A few months ago, I was involved in a little debate on Worldmag's blog on the religious beliefs of our Founders. Readers know that I endorse the work of Gregg Frazer whose research sheds much light on the "Christian v. Deist" controversy and offers a sort of nuanced, middle ground of Truth.
I just noticed that Frazer left a comment on the thread. Here is what he wrote:
I saw my name and dissertation mentioned in your discussion and thought I should weigh in.
First -- I am an evangelical, born-again Christian and probably about as conservative theologically as you could imagine. I believe in the literal interpretation of Scripture -- including, for example, a literal six-day creation.
Second -- Having studied in depth the stated beliefs of eight key Founders, I have concluded that they were not Christians OR DEISTS, but "theistic rationalists." Theistic rationalism is a kind of mean between Christianity and deism. It is a hybrid belief system mixing Protestant Christianity with natural religion and rationalism -- with rationalism as the trumping element when the other two disagree. The eight men I studied were: John Adams, Thomas Jefferson, Benjamin Franklin, George Washington, James Madison, Alexander Hamilton, James Wilson, and Gouverneur Morris.
Third -- I plan to write an article this summer demonstrating that Jefferson & Franklin were not, as is routinely believed, deists. The problem we encounter is that the only two categories or "niches" that have been used are "Christian" or "deist." So, everyone is crammed into one of those categories whether or not he fits. Another significant problem comes from categorizing someone based simply upon his denominational affiliation.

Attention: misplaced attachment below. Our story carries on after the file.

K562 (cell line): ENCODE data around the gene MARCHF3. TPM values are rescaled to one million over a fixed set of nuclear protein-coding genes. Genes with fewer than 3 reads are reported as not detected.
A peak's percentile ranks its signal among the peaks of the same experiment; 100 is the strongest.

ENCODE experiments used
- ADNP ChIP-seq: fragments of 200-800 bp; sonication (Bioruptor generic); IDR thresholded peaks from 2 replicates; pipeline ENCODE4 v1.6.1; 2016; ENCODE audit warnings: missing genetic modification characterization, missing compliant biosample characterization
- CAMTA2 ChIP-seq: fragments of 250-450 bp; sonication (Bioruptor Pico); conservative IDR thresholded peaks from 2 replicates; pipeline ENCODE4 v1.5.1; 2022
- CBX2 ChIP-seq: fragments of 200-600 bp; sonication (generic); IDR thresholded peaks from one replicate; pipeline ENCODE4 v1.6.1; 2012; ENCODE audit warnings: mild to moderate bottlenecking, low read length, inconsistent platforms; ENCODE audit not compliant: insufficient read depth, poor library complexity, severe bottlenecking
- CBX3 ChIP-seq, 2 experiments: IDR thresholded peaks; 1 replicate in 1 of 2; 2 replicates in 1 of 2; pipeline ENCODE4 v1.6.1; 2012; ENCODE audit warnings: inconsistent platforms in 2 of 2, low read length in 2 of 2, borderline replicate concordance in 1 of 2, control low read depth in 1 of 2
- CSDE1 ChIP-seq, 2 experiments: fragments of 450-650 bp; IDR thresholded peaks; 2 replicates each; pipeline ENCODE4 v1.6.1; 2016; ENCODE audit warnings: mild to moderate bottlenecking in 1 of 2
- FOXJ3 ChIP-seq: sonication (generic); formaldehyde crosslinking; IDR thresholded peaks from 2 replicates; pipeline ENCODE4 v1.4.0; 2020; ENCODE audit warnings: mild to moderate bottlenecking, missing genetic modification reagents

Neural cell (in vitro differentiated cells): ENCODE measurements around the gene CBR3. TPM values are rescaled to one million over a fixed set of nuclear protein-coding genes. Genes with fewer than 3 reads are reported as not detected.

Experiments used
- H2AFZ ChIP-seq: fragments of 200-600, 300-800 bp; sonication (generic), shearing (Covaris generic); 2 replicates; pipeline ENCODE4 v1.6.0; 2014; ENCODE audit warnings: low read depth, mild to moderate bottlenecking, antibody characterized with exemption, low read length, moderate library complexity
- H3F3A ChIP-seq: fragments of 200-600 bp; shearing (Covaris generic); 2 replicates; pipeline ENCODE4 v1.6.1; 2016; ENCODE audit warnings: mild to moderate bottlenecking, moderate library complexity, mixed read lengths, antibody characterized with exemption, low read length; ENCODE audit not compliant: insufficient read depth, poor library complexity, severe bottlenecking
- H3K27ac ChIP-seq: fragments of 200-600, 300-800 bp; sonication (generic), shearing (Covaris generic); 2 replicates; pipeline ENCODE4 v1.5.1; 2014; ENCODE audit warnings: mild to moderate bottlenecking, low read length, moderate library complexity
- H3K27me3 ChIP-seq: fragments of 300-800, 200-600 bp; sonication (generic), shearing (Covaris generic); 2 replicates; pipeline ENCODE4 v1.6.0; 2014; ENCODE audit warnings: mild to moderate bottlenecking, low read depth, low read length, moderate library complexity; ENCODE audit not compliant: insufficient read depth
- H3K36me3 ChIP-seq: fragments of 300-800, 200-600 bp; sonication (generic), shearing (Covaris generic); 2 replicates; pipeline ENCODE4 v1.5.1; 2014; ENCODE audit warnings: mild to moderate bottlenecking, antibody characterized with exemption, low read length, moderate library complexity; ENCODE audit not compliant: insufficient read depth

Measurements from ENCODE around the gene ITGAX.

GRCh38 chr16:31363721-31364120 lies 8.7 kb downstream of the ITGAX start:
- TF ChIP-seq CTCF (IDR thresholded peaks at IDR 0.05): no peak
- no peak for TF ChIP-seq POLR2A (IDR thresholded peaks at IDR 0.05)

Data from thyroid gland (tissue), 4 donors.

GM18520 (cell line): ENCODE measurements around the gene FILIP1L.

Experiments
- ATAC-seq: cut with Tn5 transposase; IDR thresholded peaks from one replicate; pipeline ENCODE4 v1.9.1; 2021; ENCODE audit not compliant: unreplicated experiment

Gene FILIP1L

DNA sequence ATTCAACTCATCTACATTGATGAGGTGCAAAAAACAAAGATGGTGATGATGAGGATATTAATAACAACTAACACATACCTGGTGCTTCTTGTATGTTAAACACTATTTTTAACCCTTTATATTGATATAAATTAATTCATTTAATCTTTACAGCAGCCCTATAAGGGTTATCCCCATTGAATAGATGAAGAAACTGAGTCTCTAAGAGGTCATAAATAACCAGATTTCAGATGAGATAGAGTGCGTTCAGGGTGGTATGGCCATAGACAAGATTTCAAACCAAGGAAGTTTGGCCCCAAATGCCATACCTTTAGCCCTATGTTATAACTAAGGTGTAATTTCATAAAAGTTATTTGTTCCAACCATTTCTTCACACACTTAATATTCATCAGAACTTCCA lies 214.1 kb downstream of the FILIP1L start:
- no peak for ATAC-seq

Fourth -- As I said, I only studied the eight listed above, but I became convinced through tangential study that John Jay and John Witherspoon were Christians. There may be others. My point was that those most responsible for the Declaration (Jefferson, Adams, and Franklin) and for the Constitution were theistic rationalists and neither Christians nor deists. The Right and the Left are both wrong.
I am glad that Professor Rowe is planning to order my dissertation, as all of the primary evidence one could want is there. Mine is the first comprehensive study (as far as I know) of all that these eight said about their beliefs. Most "studies" pick and choose convenient quotes in order to advance a pre-determined agenda. Since theistic rationalism is a mixture of Christian and natural religion tenets, one can find isolated quotes to support either side of the Christianity vs. deism argument. Taken in total, though, they don't add up to either.
None of my dissertation committee members believed my thesis when I began -- after my defense, they said the evidence was "overwhelming."
Well, that's enough from me as an introduction.